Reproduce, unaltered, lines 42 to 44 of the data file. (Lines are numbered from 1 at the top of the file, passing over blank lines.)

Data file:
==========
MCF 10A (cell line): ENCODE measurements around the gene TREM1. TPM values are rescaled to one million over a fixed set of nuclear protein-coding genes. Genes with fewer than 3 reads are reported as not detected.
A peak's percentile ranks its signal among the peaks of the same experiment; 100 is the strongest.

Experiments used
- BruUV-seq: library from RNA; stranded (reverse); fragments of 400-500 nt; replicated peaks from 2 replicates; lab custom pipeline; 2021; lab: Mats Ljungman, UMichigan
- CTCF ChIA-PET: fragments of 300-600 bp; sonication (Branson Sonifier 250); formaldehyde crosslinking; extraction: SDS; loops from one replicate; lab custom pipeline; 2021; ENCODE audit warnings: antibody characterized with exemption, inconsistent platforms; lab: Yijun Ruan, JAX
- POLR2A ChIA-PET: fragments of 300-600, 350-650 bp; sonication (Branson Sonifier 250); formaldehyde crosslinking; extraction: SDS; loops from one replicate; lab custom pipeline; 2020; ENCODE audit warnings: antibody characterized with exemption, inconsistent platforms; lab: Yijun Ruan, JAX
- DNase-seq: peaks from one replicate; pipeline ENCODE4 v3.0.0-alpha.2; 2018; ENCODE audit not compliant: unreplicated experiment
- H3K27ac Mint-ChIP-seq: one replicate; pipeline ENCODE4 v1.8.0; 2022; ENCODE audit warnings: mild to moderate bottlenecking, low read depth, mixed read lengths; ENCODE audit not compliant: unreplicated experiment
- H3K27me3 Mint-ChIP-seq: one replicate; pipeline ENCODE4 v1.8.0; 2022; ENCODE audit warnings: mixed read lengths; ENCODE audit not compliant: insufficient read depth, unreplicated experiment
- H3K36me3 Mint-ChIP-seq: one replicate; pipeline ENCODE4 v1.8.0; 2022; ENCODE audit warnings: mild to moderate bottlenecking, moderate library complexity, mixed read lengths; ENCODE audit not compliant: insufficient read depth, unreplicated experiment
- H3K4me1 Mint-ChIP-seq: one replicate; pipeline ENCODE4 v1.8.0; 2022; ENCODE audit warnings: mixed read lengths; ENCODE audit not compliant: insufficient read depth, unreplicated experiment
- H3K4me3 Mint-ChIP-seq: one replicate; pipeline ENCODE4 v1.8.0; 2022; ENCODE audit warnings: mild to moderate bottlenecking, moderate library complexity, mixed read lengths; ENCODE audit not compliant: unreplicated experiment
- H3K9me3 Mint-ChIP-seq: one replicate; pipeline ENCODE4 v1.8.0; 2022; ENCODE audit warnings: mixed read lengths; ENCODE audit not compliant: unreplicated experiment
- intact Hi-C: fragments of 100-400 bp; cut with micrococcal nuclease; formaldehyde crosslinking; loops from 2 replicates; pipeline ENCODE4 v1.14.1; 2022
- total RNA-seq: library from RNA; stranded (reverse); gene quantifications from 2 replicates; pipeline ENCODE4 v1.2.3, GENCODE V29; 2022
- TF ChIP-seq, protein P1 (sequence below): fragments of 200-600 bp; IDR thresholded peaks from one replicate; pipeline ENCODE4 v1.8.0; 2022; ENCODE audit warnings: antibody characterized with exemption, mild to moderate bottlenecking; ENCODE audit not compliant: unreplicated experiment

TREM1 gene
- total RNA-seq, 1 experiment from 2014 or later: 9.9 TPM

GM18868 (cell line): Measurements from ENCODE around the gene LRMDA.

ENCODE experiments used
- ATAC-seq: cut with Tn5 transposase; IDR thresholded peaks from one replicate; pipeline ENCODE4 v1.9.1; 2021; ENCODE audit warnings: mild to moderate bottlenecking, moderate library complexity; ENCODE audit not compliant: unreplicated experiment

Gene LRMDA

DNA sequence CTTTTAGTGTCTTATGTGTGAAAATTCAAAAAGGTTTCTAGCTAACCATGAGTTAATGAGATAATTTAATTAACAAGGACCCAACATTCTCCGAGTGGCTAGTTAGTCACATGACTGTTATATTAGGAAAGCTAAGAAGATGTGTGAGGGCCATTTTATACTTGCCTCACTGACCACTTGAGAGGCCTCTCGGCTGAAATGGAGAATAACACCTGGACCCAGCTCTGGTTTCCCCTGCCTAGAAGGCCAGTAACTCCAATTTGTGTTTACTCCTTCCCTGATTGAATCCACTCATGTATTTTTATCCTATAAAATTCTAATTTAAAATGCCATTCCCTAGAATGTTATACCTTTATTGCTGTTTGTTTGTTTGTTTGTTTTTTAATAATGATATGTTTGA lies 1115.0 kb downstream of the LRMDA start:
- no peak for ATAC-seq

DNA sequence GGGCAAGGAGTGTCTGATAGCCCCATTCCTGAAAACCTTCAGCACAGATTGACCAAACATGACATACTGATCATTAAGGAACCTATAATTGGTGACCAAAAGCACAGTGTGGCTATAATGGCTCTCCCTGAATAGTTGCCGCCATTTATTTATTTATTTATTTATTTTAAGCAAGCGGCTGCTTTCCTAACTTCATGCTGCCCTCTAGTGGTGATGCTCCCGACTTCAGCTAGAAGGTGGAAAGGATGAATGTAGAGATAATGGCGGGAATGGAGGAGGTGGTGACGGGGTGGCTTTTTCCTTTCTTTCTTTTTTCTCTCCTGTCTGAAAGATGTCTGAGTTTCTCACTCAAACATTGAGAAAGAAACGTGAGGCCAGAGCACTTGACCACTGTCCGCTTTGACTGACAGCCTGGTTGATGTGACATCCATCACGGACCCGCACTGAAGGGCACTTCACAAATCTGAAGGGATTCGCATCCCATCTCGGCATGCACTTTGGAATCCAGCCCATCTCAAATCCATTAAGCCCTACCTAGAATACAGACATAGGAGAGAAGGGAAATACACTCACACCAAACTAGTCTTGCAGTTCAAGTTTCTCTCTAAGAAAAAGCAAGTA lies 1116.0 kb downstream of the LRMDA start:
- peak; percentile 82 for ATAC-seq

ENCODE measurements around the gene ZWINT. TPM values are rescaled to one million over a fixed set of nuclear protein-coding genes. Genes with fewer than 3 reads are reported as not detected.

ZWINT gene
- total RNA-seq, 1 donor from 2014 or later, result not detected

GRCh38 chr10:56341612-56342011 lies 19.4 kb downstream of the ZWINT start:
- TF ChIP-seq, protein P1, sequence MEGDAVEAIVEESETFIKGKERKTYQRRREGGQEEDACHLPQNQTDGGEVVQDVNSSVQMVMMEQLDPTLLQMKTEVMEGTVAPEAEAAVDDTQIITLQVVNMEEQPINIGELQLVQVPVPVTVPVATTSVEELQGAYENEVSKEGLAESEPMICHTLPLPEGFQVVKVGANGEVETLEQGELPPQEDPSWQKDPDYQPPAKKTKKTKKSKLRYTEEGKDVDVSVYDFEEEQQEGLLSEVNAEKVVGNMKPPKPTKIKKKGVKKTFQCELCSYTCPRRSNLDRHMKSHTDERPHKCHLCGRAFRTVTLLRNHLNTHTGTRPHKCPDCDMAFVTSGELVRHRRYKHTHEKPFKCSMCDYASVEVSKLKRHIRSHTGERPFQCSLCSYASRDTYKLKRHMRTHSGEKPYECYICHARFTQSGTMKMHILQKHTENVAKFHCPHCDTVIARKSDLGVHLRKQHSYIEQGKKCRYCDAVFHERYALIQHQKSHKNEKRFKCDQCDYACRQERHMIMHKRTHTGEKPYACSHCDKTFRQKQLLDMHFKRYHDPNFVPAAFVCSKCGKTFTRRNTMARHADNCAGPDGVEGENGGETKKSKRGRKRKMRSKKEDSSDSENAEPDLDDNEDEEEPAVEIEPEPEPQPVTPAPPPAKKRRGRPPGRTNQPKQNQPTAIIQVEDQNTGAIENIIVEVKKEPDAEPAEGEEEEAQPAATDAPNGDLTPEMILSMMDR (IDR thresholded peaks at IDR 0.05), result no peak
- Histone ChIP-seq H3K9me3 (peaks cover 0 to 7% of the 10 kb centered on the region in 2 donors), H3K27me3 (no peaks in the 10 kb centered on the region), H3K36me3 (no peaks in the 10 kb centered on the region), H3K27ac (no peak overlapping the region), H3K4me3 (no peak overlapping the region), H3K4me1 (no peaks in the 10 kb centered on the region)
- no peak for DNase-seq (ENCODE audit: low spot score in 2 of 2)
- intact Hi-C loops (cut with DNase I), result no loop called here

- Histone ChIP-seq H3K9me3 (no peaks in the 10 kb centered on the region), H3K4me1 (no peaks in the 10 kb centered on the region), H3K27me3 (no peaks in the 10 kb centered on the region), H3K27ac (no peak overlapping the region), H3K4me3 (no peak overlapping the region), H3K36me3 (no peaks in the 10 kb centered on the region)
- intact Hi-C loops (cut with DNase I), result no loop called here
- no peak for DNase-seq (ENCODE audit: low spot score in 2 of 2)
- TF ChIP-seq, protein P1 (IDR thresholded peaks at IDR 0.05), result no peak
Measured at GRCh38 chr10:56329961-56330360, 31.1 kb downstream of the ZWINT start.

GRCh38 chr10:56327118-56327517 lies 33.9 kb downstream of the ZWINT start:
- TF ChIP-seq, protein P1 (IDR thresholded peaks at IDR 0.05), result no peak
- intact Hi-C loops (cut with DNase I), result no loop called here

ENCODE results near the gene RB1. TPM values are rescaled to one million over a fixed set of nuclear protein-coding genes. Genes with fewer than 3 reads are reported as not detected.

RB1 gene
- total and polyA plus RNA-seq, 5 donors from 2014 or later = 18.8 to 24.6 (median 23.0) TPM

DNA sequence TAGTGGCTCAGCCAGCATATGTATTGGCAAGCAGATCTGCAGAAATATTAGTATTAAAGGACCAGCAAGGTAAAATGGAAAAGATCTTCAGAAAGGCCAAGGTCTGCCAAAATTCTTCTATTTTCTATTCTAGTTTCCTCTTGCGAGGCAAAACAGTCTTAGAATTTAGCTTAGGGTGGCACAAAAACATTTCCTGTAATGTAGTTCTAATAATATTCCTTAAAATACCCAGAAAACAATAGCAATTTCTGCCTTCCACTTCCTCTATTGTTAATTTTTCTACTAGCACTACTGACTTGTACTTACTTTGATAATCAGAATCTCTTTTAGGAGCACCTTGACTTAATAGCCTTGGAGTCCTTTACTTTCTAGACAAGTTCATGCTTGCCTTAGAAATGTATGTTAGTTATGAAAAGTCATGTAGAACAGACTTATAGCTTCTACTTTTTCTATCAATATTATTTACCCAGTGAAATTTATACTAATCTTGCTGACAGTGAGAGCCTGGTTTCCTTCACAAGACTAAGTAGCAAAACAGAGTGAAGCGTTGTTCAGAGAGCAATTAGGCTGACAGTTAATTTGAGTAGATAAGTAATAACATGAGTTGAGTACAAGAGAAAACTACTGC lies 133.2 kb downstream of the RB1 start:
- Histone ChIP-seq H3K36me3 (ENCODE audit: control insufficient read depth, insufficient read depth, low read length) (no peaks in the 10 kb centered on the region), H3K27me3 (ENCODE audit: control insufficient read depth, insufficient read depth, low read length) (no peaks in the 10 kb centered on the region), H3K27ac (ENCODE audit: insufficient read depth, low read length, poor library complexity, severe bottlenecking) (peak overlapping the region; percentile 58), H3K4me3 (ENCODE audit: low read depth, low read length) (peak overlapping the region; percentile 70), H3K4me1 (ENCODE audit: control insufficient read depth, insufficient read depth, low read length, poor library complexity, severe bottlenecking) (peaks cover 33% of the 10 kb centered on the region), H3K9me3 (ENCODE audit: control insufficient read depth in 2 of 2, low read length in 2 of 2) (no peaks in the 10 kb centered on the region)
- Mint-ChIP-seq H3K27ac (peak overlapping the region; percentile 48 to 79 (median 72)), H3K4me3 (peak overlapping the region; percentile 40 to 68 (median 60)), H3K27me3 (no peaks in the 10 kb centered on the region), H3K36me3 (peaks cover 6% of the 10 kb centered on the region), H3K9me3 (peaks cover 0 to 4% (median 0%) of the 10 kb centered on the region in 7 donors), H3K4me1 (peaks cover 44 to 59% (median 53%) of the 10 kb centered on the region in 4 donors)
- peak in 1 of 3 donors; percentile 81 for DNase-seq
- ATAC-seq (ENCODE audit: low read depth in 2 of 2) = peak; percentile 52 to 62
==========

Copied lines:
- intact Hi-C loops (cut with DNase I), result no loop called here

ENCODE results near the gene RB1. TPM values are rescaled to one million over a fixed set of nuclear protein-coding genes. Genes with fewer than 3 reads are reported as not detected.

RB1 gene